Martial Arts tournament raises money to fight children's syndrome


Lamont Morgan loves martial arts. He began the pursuit of karate later in life and recently won first place in sparring and first place in kata (a series of movements) at a martial arts tournament at Avant Garde Academy. It’s called the Tournament of Dragons and included people of from age 5 to adults.

Dr. Eric Reznik and his son, Joshua Medvinsky

“I am an older man but I love to participate in martial arts,” said Morgan, 49.

Daniel Munsey participated in the tournament in karate and won several honors. “I feel exhilarated when I am sparring,” he said.  His brother, Devin Munsey, also earned recognition in the tournament. “I love to train in karate,” said Devin.

Dr. Eric Reznik, a psychologist, organized the tournament, which included a variety of martial arts systems. “This was an open tournament and we wanted to give people of all ages an opportunity to compete in martial arts,” he said. His son, Joshua Medvinsky, 11, won first place in sparring, second place in weapons and third place in kata.

Some of the money raised from the Tournament of Dragons went to the Kalel’s MPS Superhero Foundation. Monica Anaya, president of the foundation, is working to raise money and awareness to help find a cure for a fatal metabolic disease called Mucopolysaccharidosis (MPS). It is also known as Hunter Syndrome. This disease takes the lives of children at young ages. Anaya’s son, Kalel Daman Joseph, 4, has this disease and is experiencing developmental difficulties. He is one of three children with MPS now being treated at Joe DiMaggio Children’s Hospital.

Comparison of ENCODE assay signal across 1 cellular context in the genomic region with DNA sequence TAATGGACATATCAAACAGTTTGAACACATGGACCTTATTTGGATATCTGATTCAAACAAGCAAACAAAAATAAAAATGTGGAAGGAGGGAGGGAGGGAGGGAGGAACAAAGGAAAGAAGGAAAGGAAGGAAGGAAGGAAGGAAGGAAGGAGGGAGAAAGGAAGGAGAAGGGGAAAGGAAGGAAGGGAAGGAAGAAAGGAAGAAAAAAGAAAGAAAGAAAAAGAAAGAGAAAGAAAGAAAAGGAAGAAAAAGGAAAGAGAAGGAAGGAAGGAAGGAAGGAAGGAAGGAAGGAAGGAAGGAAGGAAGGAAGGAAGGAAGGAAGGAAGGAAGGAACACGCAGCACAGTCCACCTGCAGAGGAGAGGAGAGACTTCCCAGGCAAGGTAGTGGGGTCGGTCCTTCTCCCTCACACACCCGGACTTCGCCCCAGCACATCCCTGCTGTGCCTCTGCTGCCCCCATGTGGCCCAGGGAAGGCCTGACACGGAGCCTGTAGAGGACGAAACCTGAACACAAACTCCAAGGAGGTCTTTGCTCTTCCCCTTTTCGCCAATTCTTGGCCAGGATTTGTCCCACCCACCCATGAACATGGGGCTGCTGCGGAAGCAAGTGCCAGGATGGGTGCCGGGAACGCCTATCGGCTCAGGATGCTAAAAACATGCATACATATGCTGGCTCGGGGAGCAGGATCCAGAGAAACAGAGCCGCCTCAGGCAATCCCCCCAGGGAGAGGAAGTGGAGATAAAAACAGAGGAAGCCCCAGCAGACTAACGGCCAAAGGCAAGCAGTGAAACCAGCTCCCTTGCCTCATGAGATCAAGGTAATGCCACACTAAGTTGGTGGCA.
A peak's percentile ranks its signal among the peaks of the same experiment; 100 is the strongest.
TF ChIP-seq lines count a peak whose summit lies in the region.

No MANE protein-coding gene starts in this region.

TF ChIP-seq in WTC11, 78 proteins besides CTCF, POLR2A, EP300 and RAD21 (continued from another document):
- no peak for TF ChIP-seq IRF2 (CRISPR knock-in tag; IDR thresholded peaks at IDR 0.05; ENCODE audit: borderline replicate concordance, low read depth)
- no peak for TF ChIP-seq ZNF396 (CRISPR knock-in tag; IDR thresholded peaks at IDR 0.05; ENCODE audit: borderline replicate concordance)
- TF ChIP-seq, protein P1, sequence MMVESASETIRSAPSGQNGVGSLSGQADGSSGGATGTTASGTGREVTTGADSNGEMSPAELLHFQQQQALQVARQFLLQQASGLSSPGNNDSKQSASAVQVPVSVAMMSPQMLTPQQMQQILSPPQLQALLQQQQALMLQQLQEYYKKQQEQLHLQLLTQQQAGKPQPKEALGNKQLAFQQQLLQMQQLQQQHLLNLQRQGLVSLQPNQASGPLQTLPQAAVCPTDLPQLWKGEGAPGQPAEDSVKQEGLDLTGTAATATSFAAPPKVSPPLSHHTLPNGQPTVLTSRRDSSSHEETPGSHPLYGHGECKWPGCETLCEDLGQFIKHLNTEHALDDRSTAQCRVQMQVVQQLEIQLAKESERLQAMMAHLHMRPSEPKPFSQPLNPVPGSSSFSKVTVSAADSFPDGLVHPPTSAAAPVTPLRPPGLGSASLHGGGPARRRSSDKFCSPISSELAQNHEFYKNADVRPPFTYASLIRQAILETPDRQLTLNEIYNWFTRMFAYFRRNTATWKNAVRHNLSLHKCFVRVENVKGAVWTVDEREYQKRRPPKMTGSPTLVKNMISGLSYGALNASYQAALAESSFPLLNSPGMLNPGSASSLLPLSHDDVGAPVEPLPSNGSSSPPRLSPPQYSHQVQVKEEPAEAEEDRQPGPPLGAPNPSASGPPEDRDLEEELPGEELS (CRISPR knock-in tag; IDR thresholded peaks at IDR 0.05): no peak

Monica Anaya, the mother of Kalel Daman Joseph, is raising money and awareness in the fight against MPS, a disease that affects young children.

“We want to raise funds and awareness about this disease and find a cure,” said Anaya. “Many children with this disease die between the ages of 12 and 14.”

MPS is caused by deficient or nonexistent enzymes that break down sugar molecules called Glycosaminoglycans (GAGs). Because of the enzyme deficiency, there is a build-up of GAG’s throughout the body leading to progressive damage to the joints, organs and brain. In most cases, children lose their ability to walk, talk and eat on their own, leaving them helpless. They seldom live beyond their teenage years.

Reznik’s wife, Aleksandra Medvinsky, is a nurse and she cares for the three boys with MPS at Joe DiMaggio.

“This tournament was an opportunity for people to show their martial arts skills. They are learning courage and developing camaraderie,” said Reznik.

Author: Amanda Jones
Author: Amanda Jones

Amanda Jones specializes in social media marketing. She holds a Master's degree in Social Media Management from the University of Florida and a Social Media Professional Certificate from the University of Miami.


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